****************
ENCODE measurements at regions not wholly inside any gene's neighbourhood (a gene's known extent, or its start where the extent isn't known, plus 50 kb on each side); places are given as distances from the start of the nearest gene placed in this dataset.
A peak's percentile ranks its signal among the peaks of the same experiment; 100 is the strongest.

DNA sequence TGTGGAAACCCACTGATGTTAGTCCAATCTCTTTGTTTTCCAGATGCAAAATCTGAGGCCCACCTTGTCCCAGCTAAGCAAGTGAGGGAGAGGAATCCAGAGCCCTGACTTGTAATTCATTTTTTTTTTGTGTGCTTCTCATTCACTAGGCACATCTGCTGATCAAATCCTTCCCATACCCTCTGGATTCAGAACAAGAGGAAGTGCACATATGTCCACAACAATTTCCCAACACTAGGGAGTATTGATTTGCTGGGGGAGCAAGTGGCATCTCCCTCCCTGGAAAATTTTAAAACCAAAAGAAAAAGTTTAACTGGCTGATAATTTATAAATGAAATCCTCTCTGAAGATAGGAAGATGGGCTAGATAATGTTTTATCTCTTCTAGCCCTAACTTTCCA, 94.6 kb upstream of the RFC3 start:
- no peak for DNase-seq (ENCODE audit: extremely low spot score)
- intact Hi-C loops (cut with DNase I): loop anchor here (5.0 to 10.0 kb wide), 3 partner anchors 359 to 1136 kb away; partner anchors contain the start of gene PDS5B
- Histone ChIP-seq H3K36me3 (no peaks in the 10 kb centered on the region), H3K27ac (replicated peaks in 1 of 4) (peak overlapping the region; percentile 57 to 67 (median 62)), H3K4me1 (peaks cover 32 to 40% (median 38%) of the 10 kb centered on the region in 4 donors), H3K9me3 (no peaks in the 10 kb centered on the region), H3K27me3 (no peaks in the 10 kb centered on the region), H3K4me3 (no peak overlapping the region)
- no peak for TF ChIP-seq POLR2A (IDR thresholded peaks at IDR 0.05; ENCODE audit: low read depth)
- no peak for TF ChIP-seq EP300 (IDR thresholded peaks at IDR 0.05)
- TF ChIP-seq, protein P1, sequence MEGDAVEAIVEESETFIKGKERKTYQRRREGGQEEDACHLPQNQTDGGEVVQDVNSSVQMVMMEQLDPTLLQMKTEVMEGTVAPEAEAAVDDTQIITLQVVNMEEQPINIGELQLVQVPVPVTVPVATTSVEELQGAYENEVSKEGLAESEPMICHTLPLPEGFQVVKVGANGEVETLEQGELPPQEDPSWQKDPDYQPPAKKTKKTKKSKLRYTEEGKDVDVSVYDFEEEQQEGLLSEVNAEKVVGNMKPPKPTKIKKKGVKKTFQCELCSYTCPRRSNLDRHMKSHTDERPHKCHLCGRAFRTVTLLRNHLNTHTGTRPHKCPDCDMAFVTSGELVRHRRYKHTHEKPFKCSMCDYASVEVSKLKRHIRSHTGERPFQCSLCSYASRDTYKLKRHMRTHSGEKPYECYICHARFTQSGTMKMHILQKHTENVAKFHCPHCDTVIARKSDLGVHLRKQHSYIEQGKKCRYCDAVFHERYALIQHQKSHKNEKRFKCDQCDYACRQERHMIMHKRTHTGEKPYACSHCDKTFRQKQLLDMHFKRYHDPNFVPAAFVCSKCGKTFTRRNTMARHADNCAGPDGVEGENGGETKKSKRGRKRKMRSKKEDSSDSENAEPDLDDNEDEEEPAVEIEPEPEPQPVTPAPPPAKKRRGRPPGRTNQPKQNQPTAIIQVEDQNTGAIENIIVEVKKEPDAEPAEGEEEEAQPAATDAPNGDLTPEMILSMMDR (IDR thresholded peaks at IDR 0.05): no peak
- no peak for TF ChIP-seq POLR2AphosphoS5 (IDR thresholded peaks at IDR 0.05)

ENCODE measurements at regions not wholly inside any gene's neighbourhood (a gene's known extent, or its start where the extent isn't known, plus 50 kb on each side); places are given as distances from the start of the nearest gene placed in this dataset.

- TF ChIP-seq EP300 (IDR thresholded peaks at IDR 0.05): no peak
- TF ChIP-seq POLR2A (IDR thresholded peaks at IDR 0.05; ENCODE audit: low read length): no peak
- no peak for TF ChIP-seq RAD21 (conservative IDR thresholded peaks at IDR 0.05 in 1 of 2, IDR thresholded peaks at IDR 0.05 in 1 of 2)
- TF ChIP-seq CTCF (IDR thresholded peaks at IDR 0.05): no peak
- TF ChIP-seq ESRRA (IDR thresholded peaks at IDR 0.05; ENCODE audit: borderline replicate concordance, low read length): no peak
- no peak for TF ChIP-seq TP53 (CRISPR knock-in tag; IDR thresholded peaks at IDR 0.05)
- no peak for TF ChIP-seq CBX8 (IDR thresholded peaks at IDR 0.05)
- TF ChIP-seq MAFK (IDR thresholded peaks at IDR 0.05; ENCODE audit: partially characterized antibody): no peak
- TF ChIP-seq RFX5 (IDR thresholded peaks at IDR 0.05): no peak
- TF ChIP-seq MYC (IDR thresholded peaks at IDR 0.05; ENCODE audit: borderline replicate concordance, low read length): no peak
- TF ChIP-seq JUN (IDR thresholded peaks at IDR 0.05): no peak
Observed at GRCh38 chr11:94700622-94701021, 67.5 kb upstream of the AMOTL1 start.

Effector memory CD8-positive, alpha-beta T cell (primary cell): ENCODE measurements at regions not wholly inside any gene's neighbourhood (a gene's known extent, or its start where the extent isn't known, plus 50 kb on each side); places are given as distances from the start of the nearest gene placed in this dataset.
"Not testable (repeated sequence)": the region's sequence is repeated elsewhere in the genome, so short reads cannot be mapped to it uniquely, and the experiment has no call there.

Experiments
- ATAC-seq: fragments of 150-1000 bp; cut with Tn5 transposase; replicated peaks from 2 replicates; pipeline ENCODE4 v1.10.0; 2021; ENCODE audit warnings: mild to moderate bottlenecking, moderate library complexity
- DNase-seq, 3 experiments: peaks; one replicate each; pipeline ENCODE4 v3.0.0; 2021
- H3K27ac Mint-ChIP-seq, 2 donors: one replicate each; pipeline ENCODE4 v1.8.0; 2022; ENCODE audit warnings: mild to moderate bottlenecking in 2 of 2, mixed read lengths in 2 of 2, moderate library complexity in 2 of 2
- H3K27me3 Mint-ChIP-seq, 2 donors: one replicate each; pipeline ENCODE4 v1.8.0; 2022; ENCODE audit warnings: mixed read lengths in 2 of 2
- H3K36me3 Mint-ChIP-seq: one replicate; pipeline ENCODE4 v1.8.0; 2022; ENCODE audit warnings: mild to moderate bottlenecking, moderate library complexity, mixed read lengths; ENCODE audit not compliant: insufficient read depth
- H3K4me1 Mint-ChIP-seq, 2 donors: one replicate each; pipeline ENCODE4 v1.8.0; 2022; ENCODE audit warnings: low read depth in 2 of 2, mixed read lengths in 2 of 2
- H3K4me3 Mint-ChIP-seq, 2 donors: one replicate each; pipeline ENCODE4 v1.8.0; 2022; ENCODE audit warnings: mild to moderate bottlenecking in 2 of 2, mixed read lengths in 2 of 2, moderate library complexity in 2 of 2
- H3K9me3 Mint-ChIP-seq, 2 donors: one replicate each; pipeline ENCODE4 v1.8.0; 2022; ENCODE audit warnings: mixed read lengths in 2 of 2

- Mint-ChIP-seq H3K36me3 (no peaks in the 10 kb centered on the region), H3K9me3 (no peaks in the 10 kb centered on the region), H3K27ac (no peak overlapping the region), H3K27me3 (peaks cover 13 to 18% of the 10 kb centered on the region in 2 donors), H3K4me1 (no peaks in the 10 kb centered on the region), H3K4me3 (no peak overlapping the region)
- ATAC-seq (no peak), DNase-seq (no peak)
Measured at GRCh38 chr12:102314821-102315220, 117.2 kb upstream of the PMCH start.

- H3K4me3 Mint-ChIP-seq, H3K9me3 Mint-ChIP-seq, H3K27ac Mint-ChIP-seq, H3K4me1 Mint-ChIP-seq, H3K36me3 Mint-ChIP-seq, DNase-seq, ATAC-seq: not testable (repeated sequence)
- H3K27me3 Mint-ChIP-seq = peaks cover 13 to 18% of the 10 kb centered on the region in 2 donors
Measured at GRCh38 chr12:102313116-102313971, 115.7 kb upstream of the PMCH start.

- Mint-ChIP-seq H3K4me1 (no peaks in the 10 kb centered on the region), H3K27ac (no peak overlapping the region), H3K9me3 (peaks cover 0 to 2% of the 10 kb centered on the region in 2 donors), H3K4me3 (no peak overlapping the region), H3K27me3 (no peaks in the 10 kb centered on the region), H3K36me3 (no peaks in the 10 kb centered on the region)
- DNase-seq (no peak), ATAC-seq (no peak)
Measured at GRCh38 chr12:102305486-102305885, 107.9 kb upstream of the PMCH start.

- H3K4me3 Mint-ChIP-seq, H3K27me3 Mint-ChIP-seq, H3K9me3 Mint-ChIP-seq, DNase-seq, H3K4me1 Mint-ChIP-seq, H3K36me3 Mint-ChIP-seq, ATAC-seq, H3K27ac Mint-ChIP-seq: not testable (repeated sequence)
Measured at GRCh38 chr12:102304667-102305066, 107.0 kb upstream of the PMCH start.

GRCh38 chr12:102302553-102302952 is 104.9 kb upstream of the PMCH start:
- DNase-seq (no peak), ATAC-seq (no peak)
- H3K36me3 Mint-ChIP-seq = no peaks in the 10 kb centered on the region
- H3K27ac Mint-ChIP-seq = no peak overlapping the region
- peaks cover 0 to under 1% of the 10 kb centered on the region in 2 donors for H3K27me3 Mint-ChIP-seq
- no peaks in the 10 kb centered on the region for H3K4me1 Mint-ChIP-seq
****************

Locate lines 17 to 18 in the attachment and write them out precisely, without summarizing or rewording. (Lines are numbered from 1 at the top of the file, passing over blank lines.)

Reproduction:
- no peak for TF ChIP-seq TP53 (CRISPR knock-in tag; IDR thresholded peaks at IDR 0.05)
- no peak for TF ChIP-seq CBX8 (IDR thresholded peaks at IDR 0.05)